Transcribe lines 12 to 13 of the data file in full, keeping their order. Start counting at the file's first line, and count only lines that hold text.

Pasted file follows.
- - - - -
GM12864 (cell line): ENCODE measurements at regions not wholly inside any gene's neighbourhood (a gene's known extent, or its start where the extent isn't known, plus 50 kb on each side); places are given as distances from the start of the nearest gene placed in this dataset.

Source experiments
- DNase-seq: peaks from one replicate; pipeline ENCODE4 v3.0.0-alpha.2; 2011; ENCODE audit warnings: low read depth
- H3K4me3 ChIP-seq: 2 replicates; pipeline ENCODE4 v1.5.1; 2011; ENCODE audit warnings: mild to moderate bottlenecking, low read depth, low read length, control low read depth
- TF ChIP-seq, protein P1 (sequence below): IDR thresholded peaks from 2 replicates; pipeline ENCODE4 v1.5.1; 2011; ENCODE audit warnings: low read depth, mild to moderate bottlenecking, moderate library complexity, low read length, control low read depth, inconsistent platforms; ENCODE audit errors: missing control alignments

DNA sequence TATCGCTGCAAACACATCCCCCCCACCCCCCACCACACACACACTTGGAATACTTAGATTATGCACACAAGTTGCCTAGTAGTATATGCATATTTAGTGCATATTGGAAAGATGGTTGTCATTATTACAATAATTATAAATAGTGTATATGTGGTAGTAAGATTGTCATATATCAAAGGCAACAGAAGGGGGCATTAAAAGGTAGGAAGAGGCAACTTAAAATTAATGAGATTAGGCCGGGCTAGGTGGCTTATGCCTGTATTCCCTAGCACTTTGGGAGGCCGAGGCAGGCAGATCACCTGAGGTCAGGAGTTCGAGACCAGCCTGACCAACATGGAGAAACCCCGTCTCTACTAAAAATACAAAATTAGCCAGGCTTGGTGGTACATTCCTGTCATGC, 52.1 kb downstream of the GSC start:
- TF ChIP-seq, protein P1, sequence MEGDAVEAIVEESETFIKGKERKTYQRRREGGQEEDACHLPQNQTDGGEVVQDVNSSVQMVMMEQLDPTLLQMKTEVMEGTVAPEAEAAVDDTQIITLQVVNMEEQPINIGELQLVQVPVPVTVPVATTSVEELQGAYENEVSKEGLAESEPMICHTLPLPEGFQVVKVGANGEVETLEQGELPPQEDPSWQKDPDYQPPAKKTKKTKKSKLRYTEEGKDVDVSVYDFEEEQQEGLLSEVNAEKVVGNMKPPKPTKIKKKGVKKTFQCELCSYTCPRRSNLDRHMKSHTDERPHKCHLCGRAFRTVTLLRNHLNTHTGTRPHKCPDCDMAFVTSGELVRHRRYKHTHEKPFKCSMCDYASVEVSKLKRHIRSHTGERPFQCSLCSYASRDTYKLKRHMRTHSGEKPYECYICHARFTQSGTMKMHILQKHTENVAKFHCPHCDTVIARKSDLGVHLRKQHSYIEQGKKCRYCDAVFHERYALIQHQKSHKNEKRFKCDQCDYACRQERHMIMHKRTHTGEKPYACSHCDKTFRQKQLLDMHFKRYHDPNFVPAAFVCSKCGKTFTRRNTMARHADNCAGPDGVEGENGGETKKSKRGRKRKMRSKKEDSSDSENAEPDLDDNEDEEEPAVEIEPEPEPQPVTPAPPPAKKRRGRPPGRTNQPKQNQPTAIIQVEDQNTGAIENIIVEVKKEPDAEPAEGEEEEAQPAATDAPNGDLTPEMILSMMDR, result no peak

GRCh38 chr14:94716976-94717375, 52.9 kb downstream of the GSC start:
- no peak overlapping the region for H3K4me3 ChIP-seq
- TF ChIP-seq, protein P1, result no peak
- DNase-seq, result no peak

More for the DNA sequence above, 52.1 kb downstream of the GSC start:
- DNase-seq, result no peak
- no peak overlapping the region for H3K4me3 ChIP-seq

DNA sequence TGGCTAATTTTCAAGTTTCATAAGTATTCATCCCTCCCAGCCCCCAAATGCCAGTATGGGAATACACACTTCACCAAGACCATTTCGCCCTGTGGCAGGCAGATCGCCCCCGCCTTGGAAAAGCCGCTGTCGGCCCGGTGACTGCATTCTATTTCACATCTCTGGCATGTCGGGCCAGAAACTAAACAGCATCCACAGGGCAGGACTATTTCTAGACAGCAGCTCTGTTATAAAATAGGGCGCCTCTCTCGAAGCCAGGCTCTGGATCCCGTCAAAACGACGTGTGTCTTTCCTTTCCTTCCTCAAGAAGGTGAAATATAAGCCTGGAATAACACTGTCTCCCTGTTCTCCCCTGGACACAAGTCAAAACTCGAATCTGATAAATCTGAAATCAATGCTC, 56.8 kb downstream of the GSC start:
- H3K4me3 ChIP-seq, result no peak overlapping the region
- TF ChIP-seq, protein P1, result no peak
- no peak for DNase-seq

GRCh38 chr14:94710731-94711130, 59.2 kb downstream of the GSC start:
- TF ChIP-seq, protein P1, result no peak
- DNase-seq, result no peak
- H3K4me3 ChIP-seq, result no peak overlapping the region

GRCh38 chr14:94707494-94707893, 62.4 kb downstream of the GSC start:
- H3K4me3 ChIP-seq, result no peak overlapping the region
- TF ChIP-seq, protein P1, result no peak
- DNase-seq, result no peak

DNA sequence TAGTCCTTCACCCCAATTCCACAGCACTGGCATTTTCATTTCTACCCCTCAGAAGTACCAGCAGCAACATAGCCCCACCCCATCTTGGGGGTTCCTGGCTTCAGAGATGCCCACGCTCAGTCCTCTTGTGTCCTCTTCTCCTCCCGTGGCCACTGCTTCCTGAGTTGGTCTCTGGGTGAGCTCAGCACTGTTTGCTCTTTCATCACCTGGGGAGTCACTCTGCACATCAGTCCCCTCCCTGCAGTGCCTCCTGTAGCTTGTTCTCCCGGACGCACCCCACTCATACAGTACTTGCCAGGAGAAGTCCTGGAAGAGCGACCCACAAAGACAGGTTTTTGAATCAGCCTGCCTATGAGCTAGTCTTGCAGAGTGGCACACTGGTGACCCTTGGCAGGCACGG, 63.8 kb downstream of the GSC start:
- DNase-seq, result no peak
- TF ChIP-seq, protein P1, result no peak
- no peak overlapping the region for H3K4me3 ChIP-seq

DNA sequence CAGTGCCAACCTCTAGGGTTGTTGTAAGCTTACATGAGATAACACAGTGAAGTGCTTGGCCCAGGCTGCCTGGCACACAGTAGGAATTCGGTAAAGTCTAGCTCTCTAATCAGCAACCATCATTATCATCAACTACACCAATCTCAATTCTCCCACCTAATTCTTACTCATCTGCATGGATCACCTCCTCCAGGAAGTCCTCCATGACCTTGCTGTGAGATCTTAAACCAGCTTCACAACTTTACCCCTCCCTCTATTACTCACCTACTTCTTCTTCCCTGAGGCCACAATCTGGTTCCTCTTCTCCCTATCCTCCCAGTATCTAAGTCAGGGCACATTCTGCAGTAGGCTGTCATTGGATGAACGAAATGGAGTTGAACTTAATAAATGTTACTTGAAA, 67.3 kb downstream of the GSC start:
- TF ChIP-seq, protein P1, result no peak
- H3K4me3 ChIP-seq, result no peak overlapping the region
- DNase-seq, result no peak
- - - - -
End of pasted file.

More for the DNA sequence above, 52.1 kb downstream of the GSC start:
- DNase-seq, result no peak